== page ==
GOING BACK TO FRIDAY 6TH AUGUST 2009

12 02 2012

Hello again

SETTING THE SCENE

From a distance the mountains on the other side of the loch look like  well-worn foreheads: straight, horizontal furrows between fleshy hillocks. It’s as if the landscape’s been smiling, creasing itself into a living form, then settling and giving itself up to time.

From this distance it’s like a feature in a landscaped garden, hewn and tweaked by caring hands.

And from this distance it represents, to me, uncomplicated thought, concentration, a simple moment in time without intrusions of sound or emotions. It represents clarity of thought in one of the only places, I have found, where you are subjected to inner peace. A place where thoughts are free. Where ideas flow like silk. Where you can see the big picture.

We are on the Isle of Harris in the Outer Hebrides, a string of islands off the north-west coast of Scotland. 

This copyright image MAY NOT be uploaded on to other websites

Sunday 9th August 2009

Quite a few years ago, sometime around 1999, before I was given my first auto-focus SLR camera, I photographed a group of children one Sunday afternoon in Meavag on the Golden Road, not far from Tarbert which is the capital of the Isle of Harris. There were three children, a girl of about 8 years old, a boy of about 12, and an older girl. It was a damp afternoon thick with Scottish midges. We had been walking down the road in the direction of Meavag when we had come across the children walking in the opposite direction. I took some photos. At that time the old, ruined, grey, stone house down by the water’s edge was still standing. It’s gone now. Two new houses have replaced it leaving no trace of the former mysterious old property.

I remember the 12 year-old boy was scratching his ears as he leaned against a fence post – midges galore -telling us how he wanted to be a crofter when he grew up.

A croft is a small area of agricultural land in a remote community – most are in the Highlands and Islands of Scotland in the UK –  and a crofter has use of that land and usually lives in a modest dwelling there. Crofting has represented a traditional way of life since the late 19th century. I have included a link here to give you a better idea:

http://www.ruralgateway.org.uk/en/node/1403

Come back to 2009. The boy’s mother told me he had been involved in a car crash which had resulted in severe facial injuries. His jaw has been rebuilt, he still requires more operations, cheekbones re-built and there were injuries to his eyes. He has lost all confidence and, for a job, is stacking shelves in a supermarket.

The boy had been walking up a road when a drunk driver ran into him, tossing him into a wrought iron fence, where he sustained the injuries. The driver had no road tax or insurance. He lost his driving licence for a year.

As the boy’s mother was telling me this I thought about Changing Faces, the British charity that supports people with facial disfigurement.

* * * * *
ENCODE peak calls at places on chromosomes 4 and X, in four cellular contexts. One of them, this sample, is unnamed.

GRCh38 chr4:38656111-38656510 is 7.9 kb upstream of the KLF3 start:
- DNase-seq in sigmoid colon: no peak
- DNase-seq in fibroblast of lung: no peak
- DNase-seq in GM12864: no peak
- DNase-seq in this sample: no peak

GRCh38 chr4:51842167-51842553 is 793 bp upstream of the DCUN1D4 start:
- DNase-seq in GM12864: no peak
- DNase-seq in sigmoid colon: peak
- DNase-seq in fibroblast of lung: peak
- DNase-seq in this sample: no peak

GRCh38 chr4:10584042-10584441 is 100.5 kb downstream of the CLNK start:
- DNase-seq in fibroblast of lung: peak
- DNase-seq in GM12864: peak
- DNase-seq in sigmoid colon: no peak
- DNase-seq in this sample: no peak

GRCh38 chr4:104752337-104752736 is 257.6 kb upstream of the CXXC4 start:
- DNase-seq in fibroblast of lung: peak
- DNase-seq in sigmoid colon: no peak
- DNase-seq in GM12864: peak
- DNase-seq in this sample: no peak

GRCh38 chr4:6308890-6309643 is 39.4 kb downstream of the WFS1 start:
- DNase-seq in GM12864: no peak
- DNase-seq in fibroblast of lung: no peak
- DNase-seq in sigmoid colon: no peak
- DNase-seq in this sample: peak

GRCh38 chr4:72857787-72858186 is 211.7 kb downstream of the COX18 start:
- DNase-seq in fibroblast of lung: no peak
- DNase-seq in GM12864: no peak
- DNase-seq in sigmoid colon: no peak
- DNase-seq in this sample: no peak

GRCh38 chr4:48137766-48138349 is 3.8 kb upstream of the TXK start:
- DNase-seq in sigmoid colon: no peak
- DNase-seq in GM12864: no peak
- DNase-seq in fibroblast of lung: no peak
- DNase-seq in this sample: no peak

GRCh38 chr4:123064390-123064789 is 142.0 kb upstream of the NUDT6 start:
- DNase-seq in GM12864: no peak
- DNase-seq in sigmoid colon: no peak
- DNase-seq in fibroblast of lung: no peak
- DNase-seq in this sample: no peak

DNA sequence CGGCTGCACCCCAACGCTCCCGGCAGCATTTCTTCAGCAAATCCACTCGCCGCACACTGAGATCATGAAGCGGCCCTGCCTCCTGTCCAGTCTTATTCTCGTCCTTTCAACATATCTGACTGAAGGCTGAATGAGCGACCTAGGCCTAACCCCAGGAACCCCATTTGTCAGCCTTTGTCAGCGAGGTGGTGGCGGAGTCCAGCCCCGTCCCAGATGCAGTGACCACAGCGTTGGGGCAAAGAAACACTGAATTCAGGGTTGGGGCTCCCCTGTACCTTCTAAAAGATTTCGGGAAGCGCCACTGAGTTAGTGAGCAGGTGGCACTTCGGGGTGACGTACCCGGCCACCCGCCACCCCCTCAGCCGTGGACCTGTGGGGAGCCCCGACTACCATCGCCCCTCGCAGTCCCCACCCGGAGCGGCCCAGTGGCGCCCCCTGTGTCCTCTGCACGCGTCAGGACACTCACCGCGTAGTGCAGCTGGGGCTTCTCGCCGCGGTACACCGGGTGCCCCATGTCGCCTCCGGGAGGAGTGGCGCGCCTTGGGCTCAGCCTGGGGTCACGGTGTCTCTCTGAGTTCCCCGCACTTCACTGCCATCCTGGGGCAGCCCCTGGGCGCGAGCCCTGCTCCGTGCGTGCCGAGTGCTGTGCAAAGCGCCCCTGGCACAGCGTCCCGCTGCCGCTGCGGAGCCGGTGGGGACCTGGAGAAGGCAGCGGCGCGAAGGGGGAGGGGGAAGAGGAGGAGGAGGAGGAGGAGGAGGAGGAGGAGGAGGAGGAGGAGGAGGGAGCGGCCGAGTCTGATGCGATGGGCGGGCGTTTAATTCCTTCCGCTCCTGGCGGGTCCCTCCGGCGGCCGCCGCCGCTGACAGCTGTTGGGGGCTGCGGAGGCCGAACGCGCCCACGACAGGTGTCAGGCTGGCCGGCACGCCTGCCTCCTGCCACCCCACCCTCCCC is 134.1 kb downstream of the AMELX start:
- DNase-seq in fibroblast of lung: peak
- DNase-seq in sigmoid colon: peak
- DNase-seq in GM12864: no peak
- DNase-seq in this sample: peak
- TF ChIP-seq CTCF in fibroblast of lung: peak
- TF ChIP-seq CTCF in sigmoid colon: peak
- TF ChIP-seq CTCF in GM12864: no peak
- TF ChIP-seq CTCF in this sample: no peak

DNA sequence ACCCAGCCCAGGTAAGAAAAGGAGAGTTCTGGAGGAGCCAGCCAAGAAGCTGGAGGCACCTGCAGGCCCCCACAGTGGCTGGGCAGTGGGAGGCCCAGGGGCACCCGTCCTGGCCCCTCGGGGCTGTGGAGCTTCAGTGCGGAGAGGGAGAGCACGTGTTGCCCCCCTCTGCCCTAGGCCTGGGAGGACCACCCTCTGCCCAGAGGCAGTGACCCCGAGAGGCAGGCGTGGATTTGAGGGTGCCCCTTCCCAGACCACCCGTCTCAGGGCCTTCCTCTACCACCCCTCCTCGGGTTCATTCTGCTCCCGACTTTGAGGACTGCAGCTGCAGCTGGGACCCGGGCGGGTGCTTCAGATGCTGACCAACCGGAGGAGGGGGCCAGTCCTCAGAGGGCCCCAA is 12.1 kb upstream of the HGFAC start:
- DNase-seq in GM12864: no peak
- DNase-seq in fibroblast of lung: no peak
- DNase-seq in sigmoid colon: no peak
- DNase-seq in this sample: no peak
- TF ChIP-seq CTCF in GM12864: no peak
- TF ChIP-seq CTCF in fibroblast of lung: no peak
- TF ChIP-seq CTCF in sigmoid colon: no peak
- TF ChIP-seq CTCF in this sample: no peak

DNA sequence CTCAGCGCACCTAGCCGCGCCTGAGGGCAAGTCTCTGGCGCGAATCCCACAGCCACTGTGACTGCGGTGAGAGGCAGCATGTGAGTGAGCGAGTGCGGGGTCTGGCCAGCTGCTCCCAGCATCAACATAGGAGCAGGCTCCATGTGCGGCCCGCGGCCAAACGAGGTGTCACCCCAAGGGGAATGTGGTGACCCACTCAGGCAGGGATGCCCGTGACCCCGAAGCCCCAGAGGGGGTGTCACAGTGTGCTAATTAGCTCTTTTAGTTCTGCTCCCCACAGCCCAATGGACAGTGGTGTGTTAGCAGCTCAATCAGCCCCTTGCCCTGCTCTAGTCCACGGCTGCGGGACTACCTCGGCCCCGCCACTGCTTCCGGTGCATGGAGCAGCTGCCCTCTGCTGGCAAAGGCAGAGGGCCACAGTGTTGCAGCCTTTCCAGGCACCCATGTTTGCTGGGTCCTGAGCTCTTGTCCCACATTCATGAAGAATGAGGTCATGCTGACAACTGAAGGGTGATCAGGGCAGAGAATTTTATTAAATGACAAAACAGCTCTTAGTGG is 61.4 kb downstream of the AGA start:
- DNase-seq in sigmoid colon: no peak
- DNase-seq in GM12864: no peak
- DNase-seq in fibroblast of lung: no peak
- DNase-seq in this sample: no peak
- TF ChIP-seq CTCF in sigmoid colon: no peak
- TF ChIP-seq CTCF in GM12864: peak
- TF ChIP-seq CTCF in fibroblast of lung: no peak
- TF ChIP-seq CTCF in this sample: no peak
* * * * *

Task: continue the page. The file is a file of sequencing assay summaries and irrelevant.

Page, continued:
I think of the boy now, loved and cared for by his family. He is the same age as my nephew Robert, whose face this same week graced the cover of People magazine in the US.

…..more to follow

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AN INSPIRATIONAL JOURNEY, PLEASE JOIN ME

12 02 2012

Hello and welcome to my special journey

I previously mentioned three things: Firstly, the article that was published in 2009 in an American newspaper ridiculed and debased the book of which I was the ghost writer (RUTH ELLIS MY SISTER’S SECRET LIFE) to the level of a vampire novel. This upset me. Ruth Ellis was the last woman in the UK to be hanged for murder in 1955. Whilst writing the book I sat with Ruth Ellis’s sister Muriel Jakubait for three years, listening to her recollections and harrowing story. I was humbled to learn that every day for the last 57 years she has had the vision of her sister hanging from the end of a rope. No one can possibly understand what that has been like for Muriel who is now 92 years old.

Secondly I previously mentioned that opportunities have arisen in my life since 1999, the year I took photographs of the three children on a damp, midgy Sunday afternoon on the Isle of Harris, that would have seemed unthinkable nearly thirteen years later.

Thirdly, I mentioned on THE PATTINSON CONNECTION blog, that I have a condition called Bell’s Palsy.

So perhaps now is the time to tell you how by chance I became a writer. And how by chance I subsequently became involved in ghost writing the book about Ruth Ellis. Then you may understand why I was disgusted with the 2009 article; how I am not a’ victim’; how I do not say ‘poor me’; and how in a society obsessed by beauty,  it is crucial for people with facial disfigurement to gain confidence and fight their fears.

TO BEGIN

On Christmas Eve in 1995 I woke up to a cup of tea brought by my partner who then opened the curtains. I would have welcomed the sun normally, but that morning it was unbearable. I couldn’t look at the light and then I realised I was dribbling from the side of my mouth.

I was working then as a gift buyer for a national charity and had been suffering from a heavy cold, very unusual for me, and work had been stressful. When I got up that morning I walked past the mirror and was shocked. I saw a face that didn’t belong to me. My right eye was staring, my mouth was drooping down at the side and my right nostril was running. I thought I may have had a stroke. It may sound incredible but I was so caught up in the work situation (I was brought up just to get on with things) and went along to one of our charity’s local shops to check everything was OK. The ladies pursuaded me to go home because I looked so awful.

It wasn’t until 10 pm that evening that I went to hospital where I was diagnosed with Bell’s Palsy which is a form of facial paralysis resulting from a dysfunction of the cranial nerve.